By the late 1930s, Disney was having great success with irascible but entertaining Donald Duck and Warner Bros. was starting to do the same with irascible but entertaining Daffy Duck. Terrytoons responded with Dinky Duck — but tho they got the species and the surname right, they missed the "irascible" part. Dinky was so non-irascible, he was downright cute.

Dinky Duck made his debut in The Orphan Duck, which was directed by Connie Rasinski and released October 6, 1939. Terrytoons, never an innovator, was finally starting to experiment with color by then, but this was a black & white cartoon. Dinky made four more appearances during the next three years, all by Rasinski and only one, The Lucky Ducky (1940), in color. He was such a minor character that when, in 1942, Marvel Comics licensed the studio's properties for comic books, Dinky wasn't even included.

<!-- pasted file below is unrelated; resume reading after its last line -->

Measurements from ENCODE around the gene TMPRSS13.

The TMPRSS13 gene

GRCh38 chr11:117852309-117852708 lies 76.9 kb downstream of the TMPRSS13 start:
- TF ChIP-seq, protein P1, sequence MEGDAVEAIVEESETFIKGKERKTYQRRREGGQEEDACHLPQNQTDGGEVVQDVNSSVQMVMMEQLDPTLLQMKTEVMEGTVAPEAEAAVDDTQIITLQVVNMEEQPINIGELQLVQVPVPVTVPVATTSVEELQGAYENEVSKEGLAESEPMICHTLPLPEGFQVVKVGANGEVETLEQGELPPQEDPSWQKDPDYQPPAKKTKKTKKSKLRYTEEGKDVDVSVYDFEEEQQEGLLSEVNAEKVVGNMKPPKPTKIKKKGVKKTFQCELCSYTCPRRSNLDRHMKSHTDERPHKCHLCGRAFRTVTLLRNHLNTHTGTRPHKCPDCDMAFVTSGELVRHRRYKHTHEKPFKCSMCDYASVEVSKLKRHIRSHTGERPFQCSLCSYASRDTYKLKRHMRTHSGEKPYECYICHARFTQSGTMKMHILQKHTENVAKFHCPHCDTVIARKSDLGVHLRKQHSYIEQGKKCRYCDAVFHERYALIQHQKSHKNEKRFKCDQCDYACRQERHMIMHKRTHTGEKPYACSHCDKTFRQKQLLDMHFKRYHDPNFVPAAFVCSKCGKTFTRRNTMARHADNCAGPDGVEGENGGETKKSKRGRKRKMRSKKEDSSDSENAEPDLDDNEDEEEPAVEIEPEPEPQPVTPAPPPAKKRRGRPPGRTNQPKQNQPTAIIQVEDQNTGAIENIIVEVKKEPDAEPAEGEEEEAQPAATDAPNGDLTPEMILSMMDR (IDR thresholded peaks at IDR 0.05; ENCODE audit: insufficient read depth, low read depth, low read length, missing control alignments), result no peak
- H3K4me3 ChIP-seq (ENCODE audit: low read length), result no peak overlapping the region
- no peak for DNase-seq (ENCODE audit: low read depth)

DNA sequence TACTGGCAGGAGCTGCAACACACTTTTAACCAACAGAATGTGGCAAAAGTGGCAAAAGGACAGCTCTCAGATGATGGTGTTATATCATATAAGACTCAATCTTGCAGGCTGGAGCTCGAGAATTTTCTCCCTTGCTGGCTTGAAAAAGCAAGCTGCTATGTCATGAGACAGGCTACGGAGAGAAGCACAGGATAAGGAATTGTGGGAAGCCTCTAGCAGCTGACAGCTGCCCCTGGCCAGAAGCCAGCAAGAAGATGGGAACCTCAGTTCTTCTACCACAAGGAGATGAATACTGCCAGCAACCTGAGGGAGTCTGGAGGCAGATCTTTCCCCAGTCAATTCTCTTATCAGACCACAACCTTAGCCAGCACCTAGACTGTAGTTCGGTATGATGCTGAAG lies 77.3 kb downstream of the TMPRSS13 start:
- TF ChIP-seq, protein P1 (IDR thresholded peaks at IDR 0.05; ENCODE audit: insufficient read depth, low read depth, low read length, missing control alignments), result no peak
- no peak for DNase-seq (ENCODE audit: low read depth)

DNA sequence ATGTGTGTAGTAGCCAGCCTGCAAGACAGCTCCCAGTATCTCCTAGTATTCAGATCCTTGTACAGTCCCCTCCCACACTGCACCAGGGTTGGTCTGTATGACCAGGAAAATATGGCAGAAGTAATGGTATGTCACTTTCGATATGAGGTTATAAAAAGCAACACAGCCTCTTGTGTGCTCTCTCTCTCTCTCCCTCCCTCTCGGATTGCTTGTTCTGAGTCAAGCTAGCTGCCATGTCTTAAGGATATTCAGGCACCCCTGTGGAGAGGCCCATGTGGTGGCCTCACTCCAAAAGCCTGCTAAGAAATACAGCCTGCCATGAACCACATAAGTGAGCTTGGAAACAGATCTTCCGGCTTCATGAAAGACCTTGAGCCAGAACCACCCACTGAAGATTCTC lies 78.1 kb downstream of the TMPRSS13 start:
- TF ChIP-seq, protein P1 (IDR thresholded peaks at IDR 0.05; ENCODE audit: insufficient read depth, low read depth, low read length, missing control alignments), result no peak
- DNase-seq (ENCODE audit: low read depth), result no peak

Dinky (a regular on The Heckle & Jeckle Show in the late '50s) finally made it into print, licensed by a couple of minor comic book companies, St. John and Pines. He was published in his own comic from 1951-58, 19 issues in all. He also appeared in the back pages of a few Dell and Gold Key comics during the early 1960s. The last time he even came close to having his own title was in Deputy Dawg Presents Dinky Duck & Hashimoto-San, which Gold Key published in 1965.